Soon we reached the edge of the Hesse region and it was time for Kai to return home. I rode on. It was starting to feel a whole lot more like a normal adventure, passing silent towns, riding in and out of woodland. I’d packed differently for this trip and was carrying dried food for the night. It certainly simplifies things. That night I stopped just short of a town, knowing I’d roll in to find a bäckerei for fresh pretzels for breakfast.

The next day saw me crossing into the former East Germany at Point Alpha, the former American border crossing. I’d been here before on the Grenzesteintrophy. It was strange to find familiarity in the panzerweg (tank roads) and museums depicting the former wall. This time I was on a more suitable bike - the design of my prototype bike partly inspired by the concrete plates that made up the surface of the tank roads I was riding on. My 3” tyres made easy work of the holes cast into the concrete plates.

Passed houses made from crumbling shingles and bits of old out-of-use farms, into forgotten border towns for bratwurst and spare pretzels. Monte Kali, near Herringer towered up like a great white salt monster on the horizon. The tracks rolled ever forward towards Berlin.

A night in a hotel was greatly appreciated and a chance to wash everything including myself. I did wonder if I would set off the fire alarms as I used my tiny stove in the bathroom (even with the extractors on) but thankfully not. Why don’t European hotels have kettles?

Rolling out on kopfsteinpflaster (cobblestones) next morning and there was a chill in the air. I stayed wrapped up. I don’t usually go bikepacking when it’s cold and wet - I’m too soft for that and I want it to be fun. This time was different. I wanted to say happy 100th birthday to Gail Halvorsen in my own way. I rolled past fields of hops, mostly already harvested and off to make bier. The smell in the air was amazing.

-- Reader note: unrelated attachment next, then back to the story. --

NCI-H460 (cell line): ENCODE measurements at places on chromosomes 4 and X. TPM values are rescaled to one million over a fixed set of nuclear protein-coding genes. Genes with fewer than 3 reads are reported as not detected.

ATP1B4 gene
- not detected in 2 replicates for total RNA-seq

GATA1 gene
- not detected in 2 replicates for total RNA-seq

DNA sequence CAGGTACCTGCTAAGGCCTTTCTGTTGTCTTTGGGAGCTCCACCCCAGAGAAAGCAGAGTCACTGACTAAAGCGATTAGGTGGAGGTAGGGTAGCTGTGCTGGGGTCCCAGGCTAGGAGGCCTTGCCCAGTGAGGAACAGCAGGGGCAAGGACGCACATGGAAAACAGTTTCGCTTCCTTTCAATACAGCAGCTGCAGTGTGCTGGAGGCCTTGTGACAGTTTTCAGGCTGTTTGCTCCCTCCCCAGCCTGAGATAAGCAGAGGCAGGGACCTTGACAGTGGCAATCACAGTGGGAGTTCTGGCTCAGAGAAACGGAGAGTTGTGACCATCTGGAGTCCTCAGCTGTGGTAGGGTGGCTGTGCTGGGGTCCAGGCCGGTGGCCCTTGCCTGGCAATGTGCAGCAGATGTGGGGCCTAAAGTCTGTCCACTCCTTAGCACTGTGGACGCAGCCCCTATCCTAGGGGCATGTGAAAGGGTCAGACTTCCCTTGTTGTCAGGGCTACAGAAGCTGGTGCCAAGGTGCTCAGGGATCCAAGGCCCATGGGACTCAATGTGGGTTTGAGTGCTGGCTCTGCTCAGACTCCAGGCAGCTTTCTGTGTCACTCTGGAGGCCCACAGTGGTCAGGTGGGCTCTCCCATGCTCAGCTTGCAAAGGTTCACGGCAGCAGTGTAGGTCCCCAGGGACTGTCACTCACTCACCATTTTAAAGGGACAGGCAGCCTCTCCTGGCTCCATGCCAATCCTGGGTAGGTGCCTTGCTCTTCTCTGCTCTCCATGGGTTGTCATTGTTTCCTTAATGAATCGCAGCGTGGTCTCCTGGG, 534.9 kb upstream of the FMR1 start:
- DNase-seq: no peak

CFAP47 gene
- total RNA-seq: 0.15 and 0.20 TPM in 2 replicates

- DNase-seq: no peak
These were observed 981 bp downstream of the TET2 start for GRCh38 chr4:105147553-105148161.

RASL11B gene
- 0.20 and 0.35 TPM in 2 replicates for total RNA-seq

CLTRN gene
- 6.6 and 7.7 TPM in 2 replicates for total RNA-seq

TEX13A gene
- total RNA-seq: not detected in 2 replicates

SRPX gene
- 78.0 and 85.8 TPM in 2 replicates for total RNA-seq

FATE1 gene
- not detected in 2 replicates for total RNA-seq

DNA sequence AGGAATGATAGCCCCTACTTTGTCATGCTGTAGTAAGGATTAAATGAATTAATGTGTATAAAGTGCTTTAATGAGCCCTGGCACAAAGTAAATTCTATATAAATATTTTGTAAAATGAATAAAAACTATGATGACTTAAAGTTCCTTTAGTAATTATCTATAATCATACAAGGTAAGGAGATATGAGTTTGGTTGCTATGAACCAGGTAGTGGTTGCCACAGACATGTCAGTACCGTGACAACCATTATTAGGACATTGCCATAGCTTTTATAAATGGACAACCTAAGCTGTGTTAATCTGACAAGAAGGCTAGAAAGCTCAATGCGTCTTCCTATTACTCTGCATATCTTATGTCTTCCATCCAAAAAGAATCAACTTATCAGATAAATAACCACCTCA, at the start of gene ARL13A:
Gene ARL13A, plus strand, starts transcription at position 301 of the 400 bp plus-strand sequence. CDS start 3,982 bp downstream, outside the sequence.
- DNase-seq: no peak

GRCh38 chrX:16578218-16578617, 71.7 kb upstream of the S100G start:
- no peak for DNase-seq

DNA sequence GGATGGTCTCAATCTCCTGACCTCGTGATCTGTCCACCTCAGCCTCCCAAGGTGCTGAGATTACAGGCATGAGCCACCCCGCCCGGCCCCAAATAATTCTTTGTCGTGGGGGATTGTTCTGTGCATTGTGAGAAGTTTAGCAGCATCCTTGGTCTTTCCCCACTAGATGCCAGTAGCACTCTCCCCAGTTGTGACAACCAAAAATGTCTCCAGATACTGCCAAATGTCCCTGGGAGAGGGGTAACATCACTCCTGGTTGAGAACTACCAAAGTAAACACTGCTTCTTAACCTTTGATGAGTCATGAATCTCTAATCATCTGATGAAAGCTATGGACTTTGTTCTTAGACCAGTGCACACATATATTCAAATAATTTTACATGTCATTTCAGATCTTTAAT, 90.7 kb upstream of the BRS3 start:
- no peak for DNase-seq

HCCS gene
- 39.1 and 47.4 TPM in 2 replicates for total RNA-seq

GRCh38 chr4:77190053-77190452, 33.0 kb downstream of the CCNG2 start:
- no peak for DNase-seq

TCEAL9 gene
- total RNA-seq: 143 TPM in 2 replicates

Then it rained. Big rain. Cold rain. I could have wussed out and jumped in another hotel, but I was in the gap of empty space near Dessau. I charged onwards, trying to out-ride the rain. Usually a bivvy spot would magically appear, but it didn’t seem to be happening today. Skirting the banks of the Elbe whilst feeling rather soggy wasn’t so much fun. I gave in and pitched my tiny tent in a hurry and dived inside.

Next morning was chilly but dry and I set off once more. Passing beautiful timber-framed buildings like something from a chocolate box, then back onto the sandy tracks which lead into the outskirts of Potsdam where I stopped. I remembered getting the boat across here when I previously rode the Berliner Mauer bikepacking route.

Maybe I was a bit tired and dozy, but from somewhere I could hear my name being called. Glancing round in the bright sunlight, there were two friends of mine, Heinz and Wiebke! They’d come out to meet me and to ride the last stretch into Tempelhof with me. Heinz was even sporting a pair of Union Jack socks. Dancing in and out of the woods which surround Berlin I was quite glad to have a guide, especially as I was aware by now that my fitness had suffered during lockdown with a lack of big trips in my legs. Riding along with Wiebke was great - even before she began training to be a tour guide, she seemed to have a photographic memory for the whole of Germany, only now she has extended it to also knowing the history of every building you pass.

The sun was shining as we entered Tempelhof airport. It’s no longer in use for planes, but is open as a huge city park. It’s quite a surreal feeling, riding down the runway and then on towards the old terminal building. Wiebke guided us around to the Berlin Memorial. Rolling passed the stunning facade of the main terminal, architecturally it’s fascinating to look at. It has a classical grandeur, a far cry from budget flights on Ryanair! The shell-rich limestone glinted gold in the autumn light.

The history never stops, even the out-of-action Tempelhof still commanded an interest. Riding passed lots and lots of portacabins inside an enclosure, I asked Wiebke what they were as they seemed rather at odds with the splendid buildings. It turns out they were slightly controversial as they were to house asylum seekers. It should be noted that Germany has a significantly better record of assisting asylum seekers than many other European countries though! There is also something appropriate about the fact that Germany has already been paying back the Luftbrücke favour by sending aid by air back to the UK throughout the Covid19 crisis!

I’ll have to come back one day when Covid19 is gone to explore inside the Tempelhof buildings. I felt lucky to have managed to get one little trip in before all the borders closed once more, to see friends in Germany and to make new ones too. As Heinz pulled out a bottle of sparkling wine to celebrate and Joachim my host in Berlin for the night appeared on his bike, we got chance to have a little pocket of normality and share stories. For this I am thankful.

Happy 100th Birthday Gail Halvorsen.